- By Clyde Prestowitz
Clyde Prestowitz is the founder and president of the Economic Strategy Institute (ESI), where he has become one of the world's leading writers and strategists on globalization and competitiveness, and an influential advisor to the U.S. and other governments. He has also advised a number of global corporations such as Intel, FormFactor, and Fedex and serves on the advisory board of Indonesia's Center for International and Strategic Studies.
My questioning of the existence of a soul at Apple stirred up a lot of response, some in praise of me (thank you) and some questioning my sanity (a perfectly good question). What I found most interesting was two widely held false presumptions.
The first was well expressed by an Apple shareholder who said my notion that Apple owed some obligation to help with the problems of the United States is ridiculous. Clearly the writer takes the shareholder sovereignty view that has become the dominant corporate management doctrine over the past thirty years. According to this philosophy, the soul priority of CEOs and top corporate management is to maximize returns to shareholders. Management is said to have a fiduciary responsibility to shareholders. This thinking evolved out of an attempt to find an effective, readily available way to measure management performance. Returns to shareholders are quantifiable and readily available and so that became the measure.
It was not always so. In the early 1980s, the Business Round Table published a list of the CEOs recommended priorities. These included such things as producing and providing the best products and services, taking excellent care of customers, maintaining good relationships with suppliers, providing an outstanding work environment and developing the skills of the work force, supporting the local community and the nation, and, oh yes, earning decent returns for shareholders. That stakeholder view of the role and obligations of the corporation and its management was not changed by the Business Round Table until the mid 1990s.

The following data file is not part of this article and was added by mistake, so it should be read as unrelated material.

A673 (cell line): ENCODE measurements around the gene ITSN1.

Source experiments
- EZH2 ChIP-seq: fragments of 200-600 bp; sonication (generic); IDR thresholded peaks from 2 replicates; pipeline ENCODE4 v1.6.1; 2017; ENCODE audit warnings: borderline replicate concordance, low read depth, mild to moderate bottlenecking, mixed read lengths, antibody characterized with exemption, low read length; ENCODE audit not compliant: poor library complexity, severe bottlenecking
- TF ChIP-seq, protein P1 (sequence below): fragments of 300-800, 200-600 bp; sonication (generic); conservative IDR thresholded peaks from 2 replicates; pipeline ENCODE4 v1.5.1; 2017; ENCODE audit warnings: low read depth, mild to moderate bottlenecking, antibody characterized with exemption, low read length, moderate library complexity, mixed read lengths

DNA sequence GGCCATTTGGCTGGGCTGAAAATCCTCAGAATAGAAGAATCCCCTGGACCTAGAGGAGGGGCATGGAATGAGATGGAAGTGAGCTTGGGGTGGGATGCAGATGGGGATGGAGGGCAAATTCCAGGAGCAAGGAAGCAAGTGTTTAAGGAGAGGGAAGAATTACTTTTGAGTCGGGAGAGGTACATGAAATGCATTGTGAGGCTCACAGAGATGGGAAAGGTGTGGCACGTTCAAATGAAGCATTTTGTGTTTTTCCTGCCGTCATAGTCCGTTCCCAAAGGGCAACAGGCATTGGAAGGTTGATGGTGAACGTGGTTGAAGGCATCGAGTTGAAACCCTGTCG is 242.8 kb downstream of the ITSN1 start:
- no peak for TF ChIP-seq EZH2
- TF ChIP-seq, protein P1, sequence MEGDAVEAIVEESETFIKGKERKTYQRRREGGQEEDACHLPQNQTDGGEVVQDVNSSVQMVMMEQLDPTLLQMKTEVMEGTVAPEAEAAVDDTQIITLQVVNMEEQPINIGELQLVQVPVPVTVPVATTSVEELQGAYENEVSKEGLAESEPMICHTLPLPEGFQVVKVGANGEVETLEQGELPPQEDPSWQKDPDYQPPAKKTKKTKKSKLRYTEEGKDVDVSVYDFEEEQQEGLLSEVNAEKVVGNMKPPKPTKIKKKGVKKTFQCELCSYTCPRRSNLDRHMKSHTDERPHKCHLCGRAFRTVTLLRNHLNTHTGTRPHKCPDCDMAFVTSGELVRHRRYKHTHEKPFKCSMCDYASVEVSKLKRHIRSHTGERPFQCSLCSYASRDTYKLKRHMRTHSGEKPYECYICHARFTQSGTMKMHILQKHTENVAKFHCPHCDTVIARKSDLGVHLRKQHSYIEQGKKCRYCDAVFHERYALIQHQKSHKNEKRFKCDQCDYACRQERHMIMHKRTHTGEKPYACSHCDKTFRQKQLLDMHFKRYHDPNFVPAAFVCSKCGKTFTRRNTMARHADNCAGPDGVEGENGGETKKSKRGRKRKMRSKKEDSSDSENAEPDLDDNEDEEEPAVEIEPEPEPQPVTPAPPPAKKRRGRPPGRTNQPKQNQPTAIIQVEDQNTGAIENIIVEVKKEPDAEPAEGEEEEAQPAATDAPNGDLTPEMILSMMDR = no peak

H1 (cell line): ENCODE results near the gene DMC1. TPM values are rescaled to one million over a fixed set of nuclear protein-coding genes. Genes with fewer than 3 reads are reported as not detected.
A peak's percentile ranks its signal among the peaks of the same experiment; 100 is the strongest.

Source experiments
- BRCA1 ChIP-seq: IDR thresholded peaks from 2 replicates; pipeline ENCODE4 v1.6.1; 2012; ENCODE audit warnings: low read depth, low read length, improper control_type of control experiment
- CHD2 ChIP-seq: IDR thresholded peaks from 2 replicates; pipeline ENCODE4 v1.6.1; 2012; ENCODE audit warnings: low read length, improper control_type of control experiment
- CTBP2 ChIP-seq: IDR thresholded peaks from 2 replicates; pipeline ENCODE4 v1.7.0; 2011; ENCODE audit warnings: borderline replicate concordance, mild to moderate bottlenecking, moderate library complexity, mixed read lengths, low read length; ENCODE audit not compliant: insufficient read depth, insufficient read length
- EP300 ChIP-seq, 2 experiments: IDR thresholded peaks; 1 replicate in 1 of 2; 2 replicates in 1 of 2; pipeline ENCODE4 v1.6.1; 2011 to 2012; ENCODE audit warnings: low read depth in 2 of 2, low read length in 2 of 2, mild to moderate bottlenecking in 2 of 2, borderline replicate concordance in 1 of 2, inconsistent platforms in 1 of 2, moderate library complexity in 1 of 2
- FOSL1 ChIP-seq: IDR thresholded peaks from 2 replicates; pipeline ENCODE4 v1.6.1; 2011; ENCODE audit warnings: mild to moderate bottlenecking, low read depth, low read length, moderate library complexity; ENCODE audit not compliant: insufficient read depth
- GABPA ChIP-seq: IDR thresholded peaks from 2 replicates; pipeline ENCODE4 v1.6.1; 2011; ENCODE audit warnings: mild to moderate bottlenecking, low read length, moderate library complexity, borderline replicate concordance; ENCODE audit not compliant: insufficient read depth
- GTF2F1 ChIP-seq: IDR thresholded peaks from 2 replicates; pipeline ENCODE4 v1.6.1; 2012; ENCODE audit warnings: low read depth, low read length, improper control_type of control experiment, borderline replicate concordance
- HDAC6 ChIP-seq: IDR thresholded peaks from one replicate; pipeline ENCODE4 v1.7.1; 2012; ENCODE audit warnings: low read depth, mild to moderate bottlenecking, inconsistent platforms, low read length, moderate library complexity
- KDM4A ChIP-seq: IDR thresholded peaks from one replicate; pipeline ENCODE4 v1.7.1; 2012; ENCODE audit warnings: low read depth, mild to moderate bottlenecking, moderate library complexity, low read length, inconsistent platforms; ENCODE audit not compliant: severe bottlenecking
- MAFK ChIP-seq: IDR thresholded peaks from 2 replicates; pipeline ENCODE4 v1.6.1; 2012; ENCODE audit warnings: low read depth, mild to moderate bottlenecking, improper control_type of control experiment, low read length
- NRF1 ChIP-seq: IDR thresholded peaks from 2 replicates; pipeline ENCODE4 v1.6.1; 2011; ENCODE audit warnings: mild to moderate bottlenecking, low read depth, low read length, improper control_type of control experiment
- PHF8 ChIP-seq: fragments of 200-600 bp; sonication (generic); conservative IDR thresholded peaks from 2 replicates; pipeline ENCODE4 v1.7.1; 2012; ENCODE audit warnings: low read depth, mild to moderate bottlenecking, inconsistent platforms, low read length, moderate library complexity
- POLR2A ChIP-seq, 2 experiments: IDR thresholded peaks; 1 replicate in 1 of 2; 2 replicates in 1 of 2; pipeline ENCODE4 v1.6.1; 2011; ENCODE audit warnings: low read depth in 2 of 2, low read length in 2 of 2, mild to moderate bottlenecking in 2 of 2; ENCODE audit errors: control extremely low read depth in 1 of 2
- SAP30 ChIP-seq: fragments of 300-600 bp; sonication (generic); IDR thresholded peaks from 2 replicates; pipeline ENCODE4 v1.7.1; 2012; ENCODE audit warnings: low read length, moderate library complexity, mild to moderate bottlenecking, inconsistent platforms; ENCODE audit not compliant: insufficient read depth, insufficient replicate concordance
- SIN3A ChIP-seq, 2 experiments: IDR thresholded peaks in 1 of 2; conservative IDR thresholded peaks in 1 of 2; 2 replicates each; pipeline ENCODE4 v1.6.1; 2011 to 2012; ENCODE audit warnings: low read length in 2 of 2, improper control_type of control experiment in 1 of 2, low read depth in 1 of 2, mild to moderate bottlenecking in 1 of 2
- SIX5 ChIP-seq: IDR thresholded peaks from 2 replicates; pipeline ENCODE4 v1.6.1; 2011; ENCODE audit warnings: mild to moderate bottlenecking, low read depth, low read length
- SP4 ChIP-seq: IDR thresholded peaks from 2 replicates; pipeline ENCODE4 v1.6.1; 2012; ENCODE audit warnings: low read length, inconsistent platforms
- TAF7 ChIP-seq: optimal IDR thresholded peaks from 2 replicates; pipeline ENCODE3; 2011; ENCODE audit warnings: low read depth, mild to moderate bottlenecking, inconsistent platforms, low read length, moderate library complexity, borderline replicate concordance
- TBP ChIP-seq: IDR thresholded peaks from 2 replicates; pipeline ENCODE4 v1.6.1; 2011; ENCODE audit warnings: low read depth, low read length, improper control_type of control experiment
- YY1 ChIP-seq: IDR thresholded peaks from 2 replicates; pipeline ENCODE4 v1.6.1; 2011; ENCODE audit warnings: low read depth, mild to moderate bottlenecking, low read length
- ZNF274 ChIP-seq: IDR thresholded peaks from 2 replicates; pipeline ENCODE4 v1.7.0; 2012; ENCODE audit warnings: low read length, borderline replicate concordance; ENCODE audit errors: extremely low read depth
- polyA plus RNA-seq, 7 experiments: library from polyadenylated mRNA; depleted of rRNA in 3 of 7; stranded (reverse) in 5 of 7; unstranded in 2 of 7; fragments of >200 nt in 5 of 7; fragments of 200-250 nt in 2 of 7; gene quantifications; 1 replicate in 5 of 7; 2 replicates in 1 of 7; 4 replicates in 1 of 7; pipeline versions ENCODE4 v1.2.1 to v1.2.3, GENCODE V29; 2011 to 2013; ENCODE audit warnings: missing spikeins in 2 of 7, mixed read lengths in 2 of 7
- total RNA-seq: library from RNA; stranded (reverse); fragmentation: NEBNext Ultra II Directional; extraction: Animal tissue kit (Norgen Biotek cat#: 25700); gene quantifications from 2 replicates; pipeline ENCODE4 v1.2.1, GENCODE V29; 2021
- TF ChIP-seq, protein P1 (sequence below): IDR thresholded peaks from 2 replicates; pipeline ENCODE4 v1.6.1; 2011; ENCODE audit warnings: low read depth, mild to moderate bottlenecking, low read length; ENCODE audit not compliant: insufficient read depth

But I can put the case for corporate responsibility to the nation in both more personal, and more organic terms. With regard to the personal, I suppose it to be an elementary aspect of human relations that having been helped by someone, each of us feels an obligation to return the favor if the occasion to do so arises. As a U.S. government trade negotiator in the 1980s, I was requested by top Apple executives on several occasions to help Apple crack the Japanese market, to help Apple prevent dumping of Japanese products in the U.S. market, and to enforce intellectual property laws in ways that would protect Apple from damage due to theft of its intellectual property. As a representative of the U.S. government, I, along with other government officials, responded and provided significant assistance to Apple that certainly enhanced its sales and profitability. Even as I write, Apple is expecting to receive substantial tax incentives from the state of Texas as part of a plan to expand production there. So it seems very clear to me that Apple has received a lot of help from the U.S . government over the years and has a fundamental human obligation to return the favor when the opportunity arises which it now seems to be doing.
A more fundamental point, however, is that Apple and other corporations owe their very existence to the society that gives birth to them. Readers must understand that neither corporations nor shareholders create corporations. They are all chartered by government. In the early days of the United States, both the federal and state governments were cautious about creating corporations and typically only chartered a few of them and those only for very narrow, well defined purposes, and only for limited periods of time such as 10-20 years. Corporations were seen as a potential threat to the freedom and well being of both the individual citizen and the state.
Keep in mind that when it charters a corporation, a government (as the representative of a society) is granting important privileges (such as limited liability, alternative taxation, and the rights and privileges of a citizen) and powers not always granted to individual citizens. The reason a government does this is because it believes and desires that the corporation will bring certain benefits to the society – that, of course, includes the corporations shareholders but is not limited to them. Rather it means the whole society. Thus, by definition, a corporation has obligations to the society and government that gave it birth.
It would seem that the stakeholder philosophy is inherent in the very act of a government chartering a corporation.
Clyde Prestowitz is the founder and president of the Economic Strategy Institute (ESI), where he has become one of the world's leading writers and strategists on globalization and competitiveness, and an influential advisor to the U.S. and other governments. He has also advised a number of global corporations such as Intel, FormFactor, and Fedex and serves on the advisory board of Indonesia's Center for International and Strategic Studies.| Prestowitz |